Enlarged detail of "Three Miles from Charlottetown" Lighthouse can be seen above boat bracketed by tree branches.

Enlarged detail of “Three Miles from Charlottetown” Lighthouse can be seen above boat bracketed by tree branches.

And then I spotted it! One tiny detail and the matter was resolved. Just above the horizon is a small dark rectangle and beneath it a barely perceptible shape that can only be a lighthouse.  When you know what you are looking at you can even see a window in the building. But this lighthouse is seen from the rear and it is definitely not the same as the one in the coloured postcard. What does look suspiciously the same is the boat and also the fence line in the water.  Both photos seem to be taken from the Ringwood side of the creek flowing into Warren Cove. The coloured postcard shows the rear light clearly and the sepia card positions the front range just behind the boat.

One thing that makes the photo difficult to locate is the fact that there is no pond at Warren Cove now, nor does it appear to have been one there for some time. A 1734 drawing shows a small pond behind the beach but it is not clear how long it lasted. None of the charts or maps of the area show a pond and yet it clearly exists in the photographs from about 1910. The 1935 aerial photograph of the area shows the place looking much as it does today with a small spring-fed creek barely trickling through a swampy area and seeping out onto the beach of Warren Cove.  One possible interpretation is that through winter storms or some other reason the outlet for the creek became blocked, or perhaps the cottagers at the Cove dammed it up  and this pond was temporarily created.  That would account for the fence line which appears in the pond. Under normal water conditions a lane may have followed the edge of the creek but as the water rose it overtopped the bank and captured the fence.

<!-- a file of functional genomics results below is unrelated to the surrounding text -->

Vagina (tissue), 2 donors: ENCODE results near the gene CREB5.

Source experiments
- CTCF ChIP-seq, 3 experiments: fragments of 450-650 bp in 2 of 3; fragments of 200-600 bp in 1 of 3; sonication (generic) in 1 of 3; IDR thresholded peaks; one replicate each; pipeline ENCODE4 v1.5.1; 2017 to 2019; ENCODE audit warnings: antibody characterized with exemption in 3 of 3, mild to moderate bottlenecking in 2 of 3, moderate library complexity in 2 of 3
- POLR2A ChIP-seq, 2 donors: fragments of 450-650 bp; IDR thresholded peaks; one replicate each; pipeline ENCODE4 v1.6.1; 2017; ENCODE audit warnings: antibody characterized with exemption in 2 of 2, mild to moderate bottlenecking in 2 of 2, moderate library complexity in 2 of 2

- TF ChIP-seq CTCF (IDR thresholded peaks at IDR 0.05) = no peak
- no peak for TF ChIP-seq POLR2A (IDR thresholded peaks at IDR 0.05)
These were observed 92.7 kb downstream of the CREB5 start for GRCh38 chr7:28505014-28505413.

So “Three Miles from Charlottetown” is not along the banks of the Hillsborough or North River but instead the scene is across the harbour just below Fort Amherst. And it is not so surprising as Rocky Point and the Fort Lot was a popular day trip for ferry excursionists – one of whom took his camera along.

Location of Louson photo today.  Front range Light is not visible but lies behind trees on south shore of marsh.

Location of Louson photo today. Front Range Light is not visible but lies behind trees on south shore of marsh.

Today standing at the point from which the photos were taken one is greeted by a swampy marsh and a wall of White Spruce trees which block any sight of the range lights.  An area which was one of the first cleared of trees in the early settlement of the Island is reverting to the forest.

Parks Canada has elected to dismiss more than two hundred years of human habitation on this site which would have left this area cleared of trees. The early Acadians and English settlers soon used the trees on the site for fire wood and building materials and turned the land to agriculture uses. Rather than maintain the agricultural aspect of the site  the balance of convenience for Parks Canada appears to have been to ignore the human history and dismiss the impact of settlers on the land.